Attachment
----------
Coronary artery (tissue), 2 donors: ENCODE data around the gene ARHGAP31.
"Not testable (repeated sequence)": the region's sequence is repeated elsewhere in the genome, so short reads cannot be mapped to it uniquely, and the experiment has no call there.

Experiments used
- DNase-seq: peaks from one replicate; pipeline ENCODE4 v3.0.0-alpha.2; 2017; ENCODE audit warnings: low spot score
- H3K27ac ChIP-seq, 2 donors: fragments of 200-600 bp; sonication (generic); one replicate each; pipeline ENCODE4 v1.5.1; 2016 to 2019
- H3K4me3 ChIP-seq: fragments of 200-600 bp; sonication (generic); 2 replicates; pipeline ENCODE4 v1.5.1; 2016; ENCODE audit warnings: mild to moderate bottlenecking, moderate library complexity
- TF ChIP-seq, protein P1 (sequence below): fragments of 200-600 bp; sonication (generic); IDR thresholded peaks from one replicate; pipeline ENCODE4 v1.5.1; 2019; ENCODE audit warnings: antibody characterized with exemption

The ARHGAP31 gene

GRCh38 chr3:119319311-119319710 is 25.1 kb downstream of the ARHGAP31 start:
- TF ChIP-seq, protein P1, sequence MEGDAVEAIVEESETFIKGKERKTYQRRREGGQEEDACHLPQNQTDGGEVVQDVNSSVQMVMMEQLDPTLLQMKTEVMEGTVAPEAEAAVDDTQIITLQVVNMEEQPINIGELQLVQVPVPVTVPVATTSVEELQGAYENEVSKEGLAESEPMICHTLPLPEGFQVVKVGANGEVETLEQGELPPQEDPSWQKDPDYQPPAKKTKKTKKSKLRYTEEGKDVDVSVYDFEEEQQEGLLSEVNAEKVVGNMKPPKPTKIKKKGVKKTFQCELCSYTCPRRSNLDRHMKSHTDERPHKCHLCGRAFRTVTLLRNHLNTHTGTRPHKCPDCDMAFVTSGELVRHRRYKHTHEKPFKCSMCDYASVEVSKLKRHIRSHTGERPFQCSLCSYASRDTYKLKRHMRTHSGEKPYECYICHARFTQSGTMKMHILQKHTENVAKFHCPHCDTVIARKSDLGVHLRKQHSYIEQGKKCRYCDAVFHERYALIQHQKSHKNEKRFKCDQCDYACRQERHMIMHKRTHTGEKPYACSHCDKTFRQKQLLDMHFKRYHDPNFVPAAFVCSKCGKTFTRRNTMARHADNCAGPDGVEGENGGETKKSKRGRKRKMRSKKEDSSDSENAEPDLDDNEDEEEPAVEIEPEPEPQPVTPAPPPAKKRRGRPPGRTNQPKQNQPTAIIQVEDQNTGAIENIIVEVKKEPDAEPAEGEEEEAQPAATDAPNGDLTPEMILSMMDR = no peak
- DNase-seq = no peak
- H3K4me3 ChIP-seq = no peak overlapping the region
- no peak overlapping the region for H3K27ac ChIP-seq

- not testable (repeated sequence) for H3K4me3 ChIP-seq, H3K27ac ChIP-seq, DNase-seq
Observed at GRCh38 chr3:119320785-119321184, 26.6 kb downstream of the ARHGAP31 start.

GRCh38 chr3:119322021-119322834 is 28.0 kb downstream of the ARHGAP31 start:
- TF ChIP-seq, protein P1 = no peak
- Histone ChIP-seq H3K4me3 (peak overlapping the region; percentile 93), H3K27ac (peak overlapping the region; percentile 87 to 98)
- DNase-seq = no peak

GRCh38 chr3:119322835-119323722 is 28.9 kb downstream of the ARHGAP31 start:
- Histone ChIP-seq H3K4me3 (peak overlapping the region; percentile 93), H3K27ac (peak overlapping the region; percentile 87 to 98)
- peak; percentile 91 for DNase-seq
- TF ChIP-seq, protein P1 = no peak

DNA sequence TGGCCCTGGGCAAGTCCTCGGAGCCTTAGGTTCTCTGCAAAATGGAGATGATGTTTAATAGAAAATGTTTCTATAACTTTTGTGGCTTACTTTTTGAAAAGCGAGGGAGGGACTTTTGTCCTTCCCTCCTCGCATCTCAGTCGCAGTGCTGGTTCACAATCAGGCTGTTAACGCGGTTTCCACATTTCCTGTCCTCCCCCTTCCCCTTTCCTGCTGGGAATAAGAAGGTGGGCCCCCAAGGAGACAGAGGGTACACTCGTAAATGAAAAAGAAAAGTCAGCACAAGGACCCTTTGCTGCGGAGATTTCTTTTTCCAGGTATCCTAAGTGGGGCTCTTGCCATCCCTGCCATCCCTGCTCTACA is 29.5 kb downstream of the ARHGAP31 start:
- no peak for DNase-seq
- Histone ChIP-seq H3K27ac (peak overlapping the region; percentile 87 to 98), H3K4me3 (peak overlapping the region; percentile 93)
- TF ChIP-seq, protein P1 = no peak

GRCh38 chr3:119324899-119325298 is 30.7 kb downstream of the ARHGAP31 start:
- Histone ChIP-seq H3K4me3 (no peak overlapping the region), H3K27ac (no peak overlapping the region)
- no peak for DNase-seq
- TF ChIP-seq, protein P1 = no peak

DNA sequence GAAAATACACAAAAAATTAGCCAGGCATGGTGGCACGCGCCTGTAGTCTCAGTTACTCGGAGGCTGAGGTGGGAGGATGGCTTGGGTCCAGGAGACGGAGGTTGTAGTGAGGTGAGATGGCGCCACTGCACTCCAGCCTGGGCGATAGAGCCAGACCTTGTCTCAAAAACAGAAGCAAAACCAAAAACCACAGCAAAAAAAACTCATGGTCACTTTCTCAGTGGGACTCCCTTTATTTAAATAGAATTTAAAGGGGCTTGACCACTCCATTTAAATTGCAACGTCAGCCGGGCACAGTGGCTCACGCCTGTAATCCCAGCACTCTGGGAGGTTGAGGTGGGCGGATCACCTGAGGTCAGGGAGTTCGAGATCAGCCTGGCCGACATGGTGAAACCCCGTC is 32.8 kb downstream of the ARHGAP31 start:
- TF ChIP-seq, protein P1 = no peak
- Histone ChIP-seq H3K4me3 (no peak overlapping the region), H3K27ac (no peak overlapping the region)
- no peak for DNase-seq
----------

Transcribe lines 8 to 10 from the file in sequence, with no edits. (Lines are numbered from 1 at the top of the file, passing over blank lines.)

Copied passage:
The ARHGAP31 gene

GRCh38 chr3:119319311-119319710 is 25.1 kb downstream of the ARHGAP31 start:
- TF ChIP-seq, protein P1, sequence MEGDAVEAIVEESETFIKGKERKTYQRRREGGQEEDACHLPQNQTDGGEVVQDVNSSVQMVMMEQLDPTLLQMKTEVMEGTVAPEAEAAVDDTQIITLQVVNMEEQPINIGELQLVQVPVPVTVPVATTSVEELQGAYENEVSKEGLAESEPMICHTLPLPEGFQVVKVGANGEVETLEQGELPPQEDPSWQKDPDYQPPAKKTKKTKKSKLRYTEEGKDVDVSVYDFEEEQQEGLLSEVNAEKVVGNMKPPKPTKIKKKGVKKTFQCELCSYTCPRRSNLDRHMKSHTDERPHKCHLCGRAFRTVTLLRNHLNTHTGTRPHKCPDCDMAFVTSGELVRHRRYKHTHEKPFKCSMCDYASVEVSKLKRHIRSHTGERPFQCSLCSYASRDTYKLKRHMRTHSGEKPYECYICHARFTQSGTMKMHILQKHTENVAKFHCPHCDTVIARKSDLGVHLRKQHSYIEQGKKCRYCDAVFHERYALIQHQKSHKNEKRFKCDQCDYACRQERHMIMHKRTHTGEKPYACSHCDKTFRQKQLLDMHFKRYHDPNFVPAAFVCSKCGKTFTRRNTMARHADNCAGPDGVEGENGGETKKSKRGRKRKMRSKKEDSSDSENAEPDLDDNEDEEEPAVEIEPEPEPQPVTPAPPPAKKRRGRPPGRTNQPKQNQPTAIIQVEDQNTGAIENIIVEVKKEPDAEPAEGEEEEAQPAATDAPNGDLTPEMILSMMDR = no peak